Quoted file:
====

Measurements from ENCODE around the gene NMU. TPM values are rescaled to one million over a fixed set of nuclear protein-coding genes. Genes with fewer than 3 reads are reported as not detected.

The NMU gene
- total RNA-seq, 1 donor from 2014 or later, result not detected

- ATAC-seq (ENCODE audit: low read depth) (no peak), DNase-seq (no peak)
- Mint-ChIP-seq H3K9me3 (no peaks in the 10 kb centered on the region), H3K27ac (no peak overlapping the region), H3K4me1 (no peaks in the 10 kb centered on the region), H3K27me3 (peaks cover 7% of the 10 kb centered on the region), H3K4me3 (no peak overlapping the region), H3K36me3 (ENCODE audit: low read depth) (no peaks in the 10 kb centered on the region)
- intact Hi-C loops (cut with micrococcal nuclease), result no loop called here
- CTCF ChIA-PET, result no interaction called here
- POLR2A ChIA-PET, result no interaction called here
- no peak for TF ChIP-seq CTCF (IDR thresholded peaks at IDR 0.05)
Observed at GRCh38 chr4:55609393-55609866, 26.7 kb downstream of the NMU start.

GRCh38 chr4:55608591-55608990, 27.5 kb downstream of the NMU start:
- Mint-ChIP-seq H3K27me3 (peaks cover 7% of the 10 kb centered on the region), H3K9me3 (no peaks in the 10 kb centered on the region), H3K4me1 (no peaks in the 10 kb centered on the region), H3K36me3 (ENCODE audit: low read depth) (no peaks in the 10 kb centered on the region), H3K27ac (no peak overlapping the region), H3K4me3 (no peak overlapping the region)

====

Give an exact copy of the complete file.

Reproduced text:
Measurements from ENCODE around the gene NMU. TPM values are rescaled to one million over a fixed set of nuclear protein-coding genes. Genes with fewer than 3 reads are reported as not detected.

The NMU gene
- total RNA-seq, 1 donor from 2014 or later, result not detected

- ATAC-seq (ENCODE audit: low read depth) (no peak), DNase-seq (no peak)
- Mint-ChIP-seq H3K9me3 (no peaks in the 10 kb centered on the region), H3K27ac (no peak overlapping the region), H3K4me1 (no peaks in the 10 kb centered on the region), H3K27me3 (peaks cover 7% of the 10 kb centered on the region), H3K4me3 (no peak overlapping the region), H3K36me3 (ENCODE audit: low read depth) (no peaks in the 10 kb centered on the region)
- intact Hi-C loops (cut with micrococcal nuclease), result no loop called here
- CTCF ChIA-PET, result no interaction called here
- POLR2A ChIA-PET, result no interaction called here
- no peak for TF ChIP-seq CTCF (IDR thresholded peaks at IDR 0.05)
Observed at GRCh38 chr4:55609393-55609866, 26.7 kb downstream of the NMU start.

GRCh38 chr4:55608591-55608990, 27.5 kb downstream of the NMU start:
- Mint-ChIP-seq H3K27me3 (peaks cover 7% of the 10 kb centered on the region), H3K9me3 (no peaks in the 10 kb centered on the region), H3K4me1 (no peaks in the 10 kb centered on the region), H3K36me3 (ENCODE audit: low read depth) (no peaks in the 10 kb centered on the region), H3K27ac (no peak overlapping the region), H3K4me3 (no peak overlapping the region)